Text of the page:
In this issue of the Scandinavian Journal of Pain, Thomtén and Karlsson  present an intriguing perspective on female genital pain and the role of psychological factors. Through a population study of Swedish women, they set out to investigate the empirical support for the fear-avoidance model in those suffering from genital pain. More specifically, this involved examining central components of the model in those women who reported of persistent genital pain. The prevalence of persistent genital pain was 15% in this study. The pain was associated with central components of the fear-avoidance model, including pain catastrophizing, fear-avoidance beliefs and anxiety sensitivity.1Little focus on the pain componentFemale genital pain is a fairly common complaint, involving significant consequences for those affected . Genital pain resulting in painful intercourse is reported by one in five women under the age of 30, and prevalence estimates in premenopausal women range from 10 to 20% [3,4]. Previous psychological literature has to a large extent focused on sexual dysfunction associated with genital pain, but recent studies have focused more on the pain component by looking at similarities between genital pain and other pain syndromes and conditions. Despite the established consensus about a complex aetiology and biopsychosocial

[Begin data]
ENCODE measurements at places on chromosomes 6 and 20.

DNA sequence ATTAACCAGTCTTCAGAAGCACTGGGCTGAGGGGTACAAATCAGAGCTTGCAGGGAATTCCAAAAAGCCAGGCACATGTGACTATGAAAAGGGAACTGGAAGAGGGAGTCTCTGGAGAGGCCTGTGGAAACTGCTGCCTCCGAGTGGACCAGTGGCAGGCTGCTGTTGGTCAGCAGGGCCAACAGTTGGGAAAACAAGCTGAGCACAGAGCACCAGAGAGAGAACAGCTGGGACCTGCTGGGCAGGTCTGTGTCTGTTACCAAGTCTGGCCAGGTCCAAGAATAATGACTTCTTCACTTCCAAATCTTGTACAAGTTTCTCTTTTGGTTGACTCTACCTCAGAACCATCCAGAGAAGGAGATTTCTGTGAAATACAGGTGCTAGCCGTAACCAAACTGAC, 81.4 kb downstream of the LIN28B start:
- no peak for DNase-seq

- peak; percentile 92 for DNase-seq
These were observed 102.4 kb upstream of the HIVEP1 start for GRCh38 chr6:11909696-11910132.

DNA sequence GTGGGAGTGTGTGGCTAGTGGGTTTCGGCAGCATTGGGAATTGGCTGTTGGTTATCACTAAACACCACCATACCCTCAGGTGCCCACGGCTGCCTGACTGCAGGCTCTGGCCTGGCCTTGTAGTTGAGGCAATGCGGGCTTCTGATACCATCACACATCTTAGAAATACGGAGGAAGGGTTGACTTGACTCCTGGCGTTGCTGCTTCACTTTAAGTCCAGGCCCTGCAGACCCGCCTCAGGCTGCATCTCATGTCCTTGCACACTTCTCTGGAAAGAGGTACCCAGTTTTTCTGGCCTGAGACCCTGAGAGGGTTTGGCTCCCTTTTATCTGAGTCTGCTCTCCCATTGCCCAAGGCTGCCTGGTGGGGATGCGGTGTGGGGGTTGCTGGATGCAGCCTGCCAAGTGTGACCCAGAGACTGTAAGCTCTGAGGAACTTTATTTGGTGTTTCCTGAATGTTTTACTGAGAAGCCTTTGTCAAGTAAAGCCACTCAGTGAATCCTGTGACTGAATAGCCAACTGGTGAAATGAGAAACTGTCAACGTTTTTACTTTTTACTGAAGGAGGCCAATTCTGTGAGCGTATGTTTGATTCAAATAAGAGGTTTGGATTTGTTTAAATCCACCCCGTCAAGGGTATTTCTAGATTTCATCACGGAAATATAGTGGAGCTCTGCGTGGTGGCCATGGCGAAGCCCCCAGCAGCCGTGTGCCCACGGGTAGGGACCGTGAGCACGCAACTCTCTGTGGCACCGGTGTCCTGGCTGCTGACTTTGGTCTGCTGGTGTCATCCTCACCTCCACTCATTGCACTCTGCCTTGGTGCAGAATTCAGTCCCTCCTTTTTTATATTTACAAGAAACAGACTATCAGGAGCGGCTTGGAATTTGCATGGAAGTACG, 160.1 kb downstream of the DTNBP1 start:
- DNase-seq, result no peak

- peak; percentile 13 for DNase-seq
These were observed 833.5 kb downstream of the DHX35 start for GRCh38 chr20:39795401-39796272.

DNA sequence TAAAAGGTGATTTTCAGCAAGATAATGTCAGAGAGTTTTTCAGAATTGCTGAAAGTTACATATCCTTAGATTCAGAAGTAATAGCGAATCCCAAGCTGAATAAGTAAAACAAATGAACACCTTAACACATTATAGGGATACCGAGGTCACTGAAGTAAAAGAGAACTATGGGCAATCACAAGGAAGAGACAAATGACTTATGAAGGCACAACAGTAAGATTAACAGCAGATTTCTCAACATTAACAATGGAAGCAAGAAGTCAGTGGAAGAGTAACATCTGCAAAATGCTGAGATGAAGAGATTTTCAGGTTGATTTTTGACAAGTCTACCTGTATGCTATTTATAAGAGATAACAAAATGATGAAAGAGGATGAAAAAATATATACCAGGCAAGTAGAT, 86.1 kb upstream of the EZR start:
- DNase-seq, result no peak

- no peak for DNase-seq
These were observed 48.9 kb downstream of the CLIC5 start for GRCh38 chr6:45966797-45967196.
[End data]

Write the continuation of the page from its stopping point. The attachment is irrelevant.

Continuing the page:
Scandinavian Journal of Pain – de Gruyter
Published: Dec 29, 2017
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